In a word, the Met’s new opera The Enchanted Island is enchanting. We saw it today on the big screen at the Coquitlam movie house. The audience gasped and clapped in emotional response. I am almost convinced that watching opera in a comfortable movie house, at reasonable price, and with popcorn at interval, is the best way to listen and see; so close up that all the acting is right in front of you. I could never afford tickets to sit close enough in the opera house to enjoy the acting. And the sound is overwhelming. Plus the audience is immediate and grateful.
This is a new-old opera. Maybe like most opera in far-off days: grab the best tunes; add some great singers; paint gaudy scenery; throw in a convoluted story; and let the combination do the rest to entertain the audience.
Here is why I found this production enchanting:
Great Music. The music is mostly arias borrowed from Handel, Vivaldi, and Rameau operas. They are three greats in opera from the Baroque, a time when things were really getting going in opera. I have as many of Handel and Vivaldi’s operas on CD and DVD as I can lay my hands on. I love the clean, sparse music, that is so simple in its complexity. This is music with tunes, rhythms, and loud & soft noises. But is it free of that cloying sweetness & lushness of so much that followed.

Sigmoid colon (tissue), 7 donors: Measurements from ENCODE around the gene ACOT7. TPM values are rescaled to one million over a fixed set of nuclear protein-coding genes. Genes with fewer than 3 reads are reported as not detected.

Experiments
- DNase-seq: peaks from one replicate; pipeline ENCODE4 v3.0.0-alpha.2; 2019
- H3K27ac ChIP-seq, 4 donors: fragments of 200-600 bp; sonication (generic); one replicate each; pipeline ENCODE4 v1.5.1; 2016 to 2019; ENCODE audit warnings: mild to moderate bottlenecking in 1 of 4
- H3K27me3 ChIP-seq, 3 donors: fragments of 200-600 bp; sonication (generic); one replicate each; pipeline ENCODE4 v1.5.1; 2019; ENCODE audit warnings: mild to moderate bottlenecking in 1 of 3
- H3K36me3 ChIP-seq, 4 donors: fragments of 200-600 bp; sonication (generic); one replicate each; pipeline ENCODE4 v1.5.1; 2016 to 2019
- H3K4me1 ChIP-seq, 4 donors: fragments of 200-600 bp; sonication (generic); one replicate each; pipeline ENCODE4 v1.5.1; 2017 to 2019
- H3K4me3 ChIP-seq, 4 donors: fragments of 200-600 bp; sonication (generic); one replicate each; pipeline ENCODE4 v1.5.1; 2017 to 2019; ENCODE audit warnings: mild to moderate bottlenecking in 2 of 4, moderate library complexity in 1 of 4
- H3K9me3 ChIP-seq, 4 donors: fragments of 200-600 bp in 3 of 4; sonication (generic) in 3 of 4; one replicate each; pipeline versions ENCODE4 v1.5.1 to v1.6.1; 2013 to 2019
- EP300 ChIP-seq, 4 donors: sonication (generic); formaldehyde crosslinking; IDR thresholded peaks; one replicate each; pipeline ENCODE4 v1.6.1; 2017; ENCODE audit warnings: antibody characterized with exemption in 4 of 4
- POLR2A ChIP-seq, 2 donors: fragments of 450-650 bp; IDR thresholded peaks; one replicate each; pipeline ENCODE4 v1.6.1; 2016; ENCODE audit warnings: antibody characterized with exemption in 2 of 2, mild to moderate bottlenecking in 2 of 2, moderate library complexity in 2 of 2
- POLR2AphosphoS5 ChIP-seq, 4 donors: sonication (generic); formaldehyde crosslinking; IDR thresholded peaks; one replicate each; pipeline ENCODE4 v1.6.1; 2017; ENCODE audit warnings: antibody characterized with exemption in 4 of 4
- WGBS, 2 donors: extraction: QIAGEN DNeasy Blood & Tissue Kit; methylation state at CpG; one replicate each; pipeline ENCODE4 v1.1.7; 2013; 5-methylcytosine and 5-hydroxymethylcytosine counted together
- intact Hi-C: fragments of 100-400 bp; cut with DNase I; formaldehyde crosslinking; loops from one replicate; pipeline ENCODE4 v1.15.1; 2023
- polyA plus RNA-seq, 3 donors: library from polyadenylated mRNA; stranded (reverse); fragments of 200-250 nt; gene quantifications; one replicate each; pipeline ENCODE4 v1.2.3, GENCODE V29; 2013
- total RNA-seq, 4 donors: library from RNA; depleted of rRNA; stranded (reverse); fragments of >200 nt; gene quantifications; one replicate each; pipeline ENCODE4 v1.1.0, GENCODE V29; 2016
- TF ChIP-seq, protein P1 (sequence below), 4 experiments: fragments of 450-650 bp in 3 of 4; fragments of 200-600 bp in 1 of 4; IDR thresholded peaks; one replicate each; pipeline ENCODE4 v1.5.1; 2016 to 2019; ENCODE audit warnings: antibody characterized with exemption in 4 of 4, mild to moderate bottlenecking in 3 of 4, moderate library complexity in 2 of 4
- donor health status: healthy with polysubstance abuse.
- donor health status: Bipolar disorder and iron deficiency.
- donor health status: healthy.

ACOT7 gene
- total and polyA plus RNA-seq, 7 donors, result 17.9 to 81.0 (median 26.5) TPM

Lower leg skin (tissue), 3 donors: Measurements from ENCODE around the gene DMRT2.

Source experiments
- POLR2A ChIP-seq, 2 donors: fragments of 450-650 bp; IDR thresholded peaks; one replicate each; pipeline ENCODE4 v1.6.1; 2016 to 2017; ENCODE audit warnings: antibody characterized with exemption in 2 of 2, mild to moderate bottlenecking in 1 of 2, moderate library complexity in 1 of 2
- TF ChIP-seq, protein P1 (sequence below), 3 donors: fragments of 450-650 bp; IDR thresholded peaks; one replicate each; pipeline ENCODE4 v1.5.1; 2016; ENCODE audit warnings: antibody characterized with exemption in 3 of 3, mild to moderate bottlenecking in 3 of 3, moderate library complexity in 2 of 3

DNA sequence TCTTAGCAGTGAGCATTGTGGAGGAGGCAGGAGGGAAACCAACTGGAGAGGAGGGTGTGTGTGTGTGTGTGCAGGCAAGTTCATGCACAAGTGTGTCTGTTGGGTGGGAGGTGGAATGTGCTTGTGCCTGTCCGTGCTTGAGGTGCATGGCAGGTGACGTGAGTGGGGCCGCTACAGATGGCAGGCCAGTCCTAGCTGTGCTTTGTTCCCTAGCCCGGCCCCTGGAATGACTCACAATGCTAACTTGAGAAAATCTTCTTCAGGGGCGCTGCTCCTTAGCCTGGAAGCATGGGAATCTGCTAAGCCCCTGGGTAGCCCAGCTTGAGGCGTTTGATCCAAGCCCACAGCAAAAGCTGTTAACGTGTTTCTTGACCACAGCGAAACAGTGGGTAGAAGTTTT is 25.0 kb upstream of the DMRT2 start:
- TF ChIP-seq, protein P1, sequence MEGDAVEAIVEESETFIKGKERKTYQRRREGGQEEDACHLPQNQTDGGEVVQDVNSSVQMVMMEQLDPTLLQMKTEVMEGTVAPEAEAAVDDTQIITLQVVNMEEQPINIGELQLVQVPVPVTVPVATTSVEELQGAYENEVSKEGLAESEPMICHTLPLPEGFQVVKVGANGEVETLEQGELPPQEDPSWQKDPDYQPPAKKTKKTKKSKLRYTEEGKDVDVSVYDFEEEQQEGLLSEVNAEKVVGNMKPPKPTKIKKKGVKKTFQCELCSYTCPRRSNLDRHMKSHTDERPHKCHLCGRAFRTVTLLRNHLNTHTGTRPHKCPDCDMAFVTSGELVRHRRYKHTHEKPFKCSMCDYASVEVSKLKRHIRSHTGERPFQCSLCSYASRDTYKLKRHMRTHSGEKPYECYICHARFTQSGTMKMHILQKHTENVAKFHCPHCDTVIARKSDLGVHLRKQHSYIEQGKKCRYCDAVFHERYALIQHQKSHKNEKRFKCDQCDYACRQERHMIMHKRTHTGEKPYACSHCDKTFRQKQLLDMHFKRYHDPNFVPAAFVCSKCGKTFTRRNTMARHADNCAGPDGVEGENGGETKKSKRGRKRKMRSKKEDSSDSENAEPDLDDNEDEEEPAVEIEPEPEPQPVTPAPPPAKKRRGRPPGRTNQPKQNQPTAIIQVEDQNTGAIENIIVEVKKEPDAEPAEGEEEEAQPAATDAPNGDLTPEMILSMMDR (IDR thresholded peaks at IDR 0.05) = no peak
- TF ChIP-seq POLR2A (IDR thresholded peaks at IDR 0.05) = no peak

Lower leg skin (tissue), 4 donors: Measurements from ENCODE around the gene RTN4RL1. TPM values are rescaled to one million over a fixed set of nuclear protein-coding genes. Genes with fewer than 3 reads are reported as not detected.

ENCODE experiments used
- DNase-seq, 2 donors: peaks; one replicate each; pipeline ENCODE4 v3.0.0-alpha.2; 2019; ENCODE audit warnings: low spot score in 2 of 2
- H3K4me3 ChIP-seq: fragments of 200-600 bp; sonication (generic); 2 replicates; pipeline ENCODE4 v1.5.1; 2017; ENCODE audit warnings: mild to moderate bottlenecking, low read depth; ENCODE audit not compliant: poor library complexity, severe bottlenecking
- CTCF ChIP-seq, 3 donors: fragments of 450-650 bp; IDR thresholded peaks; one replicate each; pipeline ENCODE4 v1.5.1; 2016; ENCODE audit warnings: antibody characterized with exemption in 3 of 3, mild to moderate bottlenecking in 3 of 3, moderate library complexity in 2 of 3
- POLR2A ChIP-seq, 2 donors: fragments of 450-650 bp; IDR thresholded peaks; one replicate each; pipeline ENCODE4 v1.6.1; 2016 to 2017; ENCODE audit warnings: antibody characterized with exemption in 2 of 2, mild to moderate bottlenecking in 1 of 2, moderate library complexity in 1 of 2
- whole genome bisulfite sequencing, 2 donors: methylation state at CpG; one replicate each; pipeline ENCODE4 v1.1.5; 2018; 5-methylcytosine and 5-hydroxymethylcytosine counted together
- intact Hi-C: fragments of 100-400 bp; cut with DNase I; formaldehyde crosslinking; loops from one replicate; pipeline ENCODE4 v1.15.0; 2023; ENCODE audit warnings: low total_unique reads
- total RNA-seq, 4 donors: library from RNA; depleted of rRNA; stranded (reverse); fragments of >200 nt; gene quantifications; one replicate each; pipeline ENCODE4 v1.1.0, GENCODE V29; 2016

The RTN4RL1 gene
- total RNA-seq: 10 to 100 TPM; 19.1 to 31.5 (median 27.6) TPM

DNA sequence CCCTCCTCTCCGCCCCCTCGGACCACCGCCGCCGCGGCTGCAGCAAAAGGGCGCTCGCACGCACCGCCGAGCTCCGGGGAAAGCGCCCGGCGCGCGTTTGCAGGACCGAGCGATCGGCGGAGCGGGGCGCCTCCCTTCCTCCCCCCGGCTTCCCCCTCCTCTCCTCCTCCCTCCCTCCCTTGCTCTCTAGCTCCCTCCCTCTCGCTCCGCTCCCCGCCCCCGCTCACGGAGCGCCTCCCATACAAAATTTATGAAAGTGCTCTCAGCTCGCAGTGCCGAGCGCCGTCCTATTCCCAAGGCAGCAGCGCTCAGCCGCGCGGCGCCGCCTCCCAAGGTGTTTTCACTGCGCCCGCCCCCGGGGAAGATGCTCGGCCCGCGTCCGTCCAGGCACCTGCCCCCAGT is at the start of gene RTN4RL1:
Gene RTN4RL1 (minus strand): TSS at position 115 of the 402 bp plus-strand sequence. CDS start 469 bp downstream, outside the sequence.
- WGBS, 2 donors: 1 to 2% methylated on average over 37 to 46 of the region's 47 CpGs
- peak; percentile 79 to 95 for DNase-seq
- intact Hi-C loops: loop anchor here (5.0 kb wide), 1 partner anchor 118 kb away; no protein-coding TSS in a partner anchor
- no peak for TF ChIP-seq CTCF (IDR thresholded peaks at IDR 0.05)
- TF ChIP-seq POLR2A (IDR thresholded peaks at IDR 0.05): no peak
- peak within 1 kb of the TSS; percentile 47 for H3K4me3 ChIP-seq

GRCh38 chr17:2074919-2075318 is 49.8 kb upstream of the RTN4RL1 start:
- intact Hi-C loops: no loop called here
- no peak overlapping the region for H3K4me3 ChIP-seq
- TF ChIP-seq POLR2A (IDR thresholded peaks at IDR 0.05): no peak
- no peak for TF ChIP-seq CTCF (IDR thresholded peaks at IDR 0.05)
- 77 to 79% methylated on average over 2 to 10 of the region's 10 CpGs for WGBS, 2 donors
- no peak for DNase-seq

A Convoluted Story. The four lovers from Shakespeare’s A Midsummer Night’s Dream, going off on honeymoon, find themselves stranded on the island of the Tempest. Thus we have ample opportunity for distracted and misdirected lovers to run around singing. We have Ariel emulating Puck getting everything mixed and muddled. We have a pompous Prospero, surely one of the less-nice characters of the classical literature, lording it over all. And to boot we get Neptune, sung by Placido Domingo himself, coming out of the sea to put things aright when it all gets too convoluted to solve by reason or logic.
Great Singers. Joyce DiDenato stole the show as far as I am concerned. As the witch of the island, she is a mother of Caliban, and suffers for it. A close second for best is Danielle de Niese as Ariel. Then the countertenors Daniels and Costanzo add a rare sound to the present. They are all so good, at least so entertaining & enchanting, that it is almost unfair to single out one or the other.
Great Scenes. Surely the prize for the loudest and noisiest scene in opera now goes to Neptune as he is visited by Ariel? I nominate Caliban’s wish (or is it dream) scene as the most ghoulishly erotic scene in opera. And the scene where Sycorax grieve over Caliban’s first lost love (DiDenato singing) must surely rise to one of the most emotional mother-son scenes ever.
Gaudy Scenery. Not pretty or beautiful. Not sophisticated or even clever. But gaudy and fun. Many of us had a quiet laugh at some of the special effects.
I hope I have made my case: this is not an opera for the sophisticated or demanding. This is an opera for those who love opera for what it truly is: music that is good to the ear & brain; singing that stuns & overwhelms; a story to keep you entertained, not educated; and a damn good production that entertains, enthrals, and enchants for a few hours of pleasure.